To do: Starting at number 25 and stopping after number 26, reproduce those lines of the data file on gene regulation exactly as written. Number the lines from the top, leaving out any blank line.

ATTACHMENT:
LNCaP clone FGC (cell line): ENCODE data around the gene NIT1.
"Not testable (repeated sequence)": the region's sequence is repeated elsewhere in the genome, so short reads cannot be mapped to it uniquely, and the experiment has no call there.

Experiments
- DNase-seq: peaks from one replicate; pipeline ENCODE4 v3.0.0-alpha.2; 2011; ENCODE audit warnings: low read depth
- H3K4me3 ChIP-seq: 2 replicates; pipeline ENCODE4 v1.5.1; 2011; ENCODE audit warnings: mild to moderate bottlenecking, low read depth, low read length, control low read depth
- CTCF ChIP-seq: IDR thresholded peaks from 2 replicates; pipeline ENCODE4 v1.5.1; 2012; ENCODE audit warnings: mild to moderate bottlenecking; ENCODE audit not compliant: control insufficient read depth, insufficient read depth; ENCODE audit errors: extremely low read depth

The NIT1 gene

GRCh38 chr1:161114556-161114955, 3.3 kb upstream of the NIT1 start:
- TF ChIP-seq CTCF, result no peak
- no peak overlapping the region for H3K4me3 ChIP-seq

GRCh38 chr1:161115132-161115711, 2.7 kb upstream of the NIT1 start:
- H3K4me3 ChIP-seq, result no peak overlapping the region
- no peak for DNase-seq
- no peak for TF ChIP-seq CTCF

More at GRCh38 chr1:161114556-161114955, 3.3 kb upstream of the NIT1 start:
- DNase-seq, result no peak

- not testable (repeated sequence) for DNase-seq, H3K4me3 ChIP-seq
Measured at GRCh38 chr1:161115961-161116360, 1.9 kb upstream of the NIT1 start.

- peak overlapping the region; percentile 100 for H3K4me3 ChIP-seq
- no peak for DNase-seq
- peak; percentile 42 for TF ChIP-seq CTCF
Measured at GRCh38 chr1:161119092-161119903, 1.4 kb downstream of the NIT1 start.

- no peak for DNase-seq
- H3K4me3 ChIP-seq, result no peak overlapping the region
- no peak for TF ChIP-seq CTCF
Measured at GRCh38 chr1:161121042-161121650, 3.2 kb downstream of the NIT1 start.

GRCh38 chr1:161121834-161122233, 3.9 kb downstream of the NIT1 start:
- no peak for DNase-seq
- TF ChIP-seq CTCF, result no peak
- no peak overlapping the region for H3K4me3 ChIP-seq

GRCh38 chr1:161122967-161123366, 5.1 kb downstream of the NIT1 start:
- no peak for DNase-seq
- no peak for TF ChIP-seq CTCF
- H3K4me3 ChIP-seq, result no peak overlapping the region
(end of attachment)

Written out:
- no peak for TF ChIP-seq CTCF
Measured at GRCh38 chr1:161121042-161121650, 3.2 kb downstream of the NIT1 start.